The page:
I guess we are all subliminally influenced by the media these days, even when it comes to the false presentation of what a family should look like. Somehow one thinks that success is to be a supermom. It plays into that need to be the ultimate survivor: to think of everything ones husband and kids might need, and provide it on top of your own career demands, managing two or three jobs (being a parent is one) and still look beautiful. As things speed up, that survival instinct goes into overdrive… and one neglects to care for oneself. Self-care becomes the last thing on the list.
Now that my children are older, they advise me wisely to do more for myself. Especially my oldest daughter: she says it so earnestly. And when she does, an alarm bell rings in my mind and shiver runs up my spine, because I am seeing patterns in the mirror of time, and what I am seeing is myself at my daughters age- as the oldest daughter too, begging my own mother to do more for herself, with a desperate wish that she would listen because I could see that she was running herself to the ground and it was making me feel guilty.
Not that it was my fault, it was my mothers’ choice to be so self- sacrificing, but she was doing all the sacrificing for me, so I felt responsible. I knew she would not listen because she was too proud and it was a habit to try and do it all. Those were the expectations she had of her self. Those were her standards, which had been passed down from her own mother – who was a successful career woman with five children, and her mother before who was just as impressive, and that need to keep up the standards would drive her on like a genetic blueprint, no matter what I told her.
Yet, I wished she would listen.
Now,facing with hesitancy, my own middle age, I meet a woman while walking the dog. We get talking about our mothers. “My life has become like my mothers was.” She observes. “Always slaving over mundane things, I am the one who has to do everything at home!” She laments. “And then I remember my mother, who died unhappy.” She goes on bitterly, “my mother had hardly a moment for herself. And when she did, it was just a little time shopping.” she says sadly. “I always swore she would not be like that when she grew up. And now I realize it has happened!” She admits. In a flash it all came back to me: the promises I had made to myself when I was young. Hearing it from someone else reminds me I am not alone in this state of being. This is a universal thing. It probably happens to millions of women. What are these patterns driving us to destruction? These expectations we have of ourselves?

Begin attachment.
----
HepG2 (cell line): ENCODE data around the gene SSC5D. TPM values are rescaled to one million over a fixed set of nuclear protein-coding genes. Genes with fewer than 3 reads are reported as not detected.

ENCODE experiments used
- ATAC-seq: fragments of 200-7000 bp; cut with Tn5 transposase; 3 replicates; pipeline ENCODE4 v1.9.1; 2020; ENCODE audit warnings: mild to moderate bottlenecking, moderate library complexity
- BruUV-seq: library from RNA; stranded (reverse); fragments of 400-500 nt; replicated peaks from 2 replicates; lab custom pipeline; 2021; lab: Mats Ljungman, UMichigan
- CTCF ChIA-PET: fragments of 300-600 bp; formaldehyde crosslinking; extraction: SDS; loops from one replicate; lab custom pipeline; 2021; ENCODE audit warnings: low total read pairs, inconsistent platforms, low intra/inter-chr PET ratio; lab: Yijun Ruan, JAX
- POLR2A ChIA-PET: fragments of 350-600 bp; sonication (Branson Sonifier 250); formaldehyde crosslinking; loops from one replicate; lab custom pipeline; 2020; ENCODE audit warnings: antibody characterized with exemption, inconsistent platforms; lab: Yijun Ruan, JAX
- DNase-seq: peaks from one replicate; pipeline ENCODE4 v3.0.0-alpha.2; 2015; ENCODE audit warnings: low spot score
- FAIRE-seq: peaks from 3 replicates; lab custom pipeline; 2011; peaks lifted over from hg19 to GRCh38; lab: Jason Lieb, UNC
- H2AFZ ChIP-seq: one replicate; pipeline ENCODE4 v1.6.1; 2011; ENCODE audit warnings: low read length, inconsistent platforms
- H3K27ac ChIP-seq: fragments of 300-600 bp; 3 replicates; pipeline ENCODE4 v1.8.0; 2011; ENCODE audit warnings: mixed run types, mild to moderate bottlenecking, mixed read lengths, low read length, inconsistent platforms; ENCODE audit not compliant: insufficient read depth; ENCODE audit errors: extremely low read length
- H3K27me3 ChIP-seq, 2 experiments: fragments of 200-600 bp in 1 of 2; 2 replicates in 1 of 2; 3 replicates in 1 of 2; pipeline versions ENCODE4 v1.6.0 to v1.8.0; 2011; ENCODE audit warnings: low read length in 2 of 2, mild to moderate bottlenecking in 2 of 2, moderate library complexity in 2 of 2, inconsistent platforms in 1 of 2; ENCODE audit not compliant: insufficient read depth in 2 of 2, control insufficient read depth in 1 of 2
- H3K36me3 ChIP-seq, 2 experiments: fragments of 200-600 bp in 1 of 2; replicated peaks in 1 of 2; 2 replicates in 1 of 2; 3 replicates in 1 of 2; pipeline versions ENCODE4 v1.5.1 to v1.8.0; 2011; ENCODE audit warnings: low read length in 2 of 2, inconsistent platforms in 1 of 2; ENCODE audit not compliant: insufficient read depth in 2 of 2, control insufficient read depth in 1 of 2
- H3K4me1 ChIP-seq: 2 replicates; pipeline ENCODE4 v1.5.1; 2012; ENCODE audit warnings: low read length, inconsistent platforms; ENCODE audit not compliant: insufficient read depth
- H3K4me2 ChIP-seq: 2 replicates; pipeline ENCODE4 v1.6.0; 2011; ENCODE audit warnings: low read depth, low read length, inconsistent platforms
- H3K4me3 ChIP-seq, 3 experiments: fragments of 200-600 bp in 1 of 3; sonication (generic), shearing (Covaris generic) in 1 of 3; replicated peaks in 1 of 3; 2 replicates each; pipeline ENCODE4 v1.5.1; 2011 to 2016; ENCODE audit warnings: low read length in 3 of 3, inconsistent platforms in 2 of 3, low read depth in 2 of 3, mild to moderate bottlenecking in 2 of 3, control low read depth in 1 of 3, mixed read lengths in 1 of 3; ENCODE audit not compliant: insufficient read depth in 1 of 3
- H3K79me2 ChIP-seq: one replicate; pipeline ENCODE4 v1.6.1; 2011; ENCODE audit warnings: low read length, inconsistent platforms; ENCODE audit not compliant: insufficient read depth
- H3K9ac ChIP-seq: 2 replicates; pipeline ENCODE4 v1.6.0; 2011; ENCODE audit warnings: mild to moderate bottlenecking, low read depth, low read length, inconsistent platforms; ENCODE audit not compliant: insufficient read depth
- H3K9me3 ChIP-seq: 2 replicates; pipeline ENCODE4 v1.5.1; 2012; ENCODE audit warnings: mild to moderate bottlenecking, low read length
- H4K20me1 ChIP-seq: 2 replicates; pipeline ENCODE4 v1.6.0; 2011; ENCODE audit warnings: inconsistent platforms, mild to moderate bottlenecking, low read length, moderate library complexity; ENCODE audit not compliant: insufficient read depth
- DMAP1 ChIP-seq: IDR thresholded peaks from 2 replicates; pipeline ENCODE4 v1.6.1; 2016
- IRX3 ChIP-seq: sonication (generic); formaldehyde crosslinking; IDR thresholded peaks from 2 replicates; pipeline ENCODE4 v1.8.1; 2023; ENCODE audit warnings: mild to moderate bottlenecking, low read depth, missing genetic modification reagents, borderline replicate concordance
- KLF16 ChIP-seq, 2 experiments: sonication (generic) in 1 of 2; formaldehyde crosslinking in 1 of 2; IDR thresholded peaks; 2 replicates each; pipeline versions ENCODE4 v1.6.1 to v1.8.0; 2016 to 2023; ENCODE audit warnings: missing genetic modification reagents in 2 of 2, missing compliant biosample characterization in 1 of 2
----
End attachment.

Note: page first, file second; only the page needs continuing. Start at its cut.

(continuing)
So I decided to write this list:
Notes to Self: 12 reasons why I do not have to be a “supermom.”
- Because it’s unrealistic to always be the hero who saves the day.
- You’re human and not immortal after all- let them save themselves!
- You’re setting an unrealistic example of martyr ship and unsustainable heroic-ness for your family (who will think they have do the same, as so many generations have done before- no wonder neurosis runs in the family!)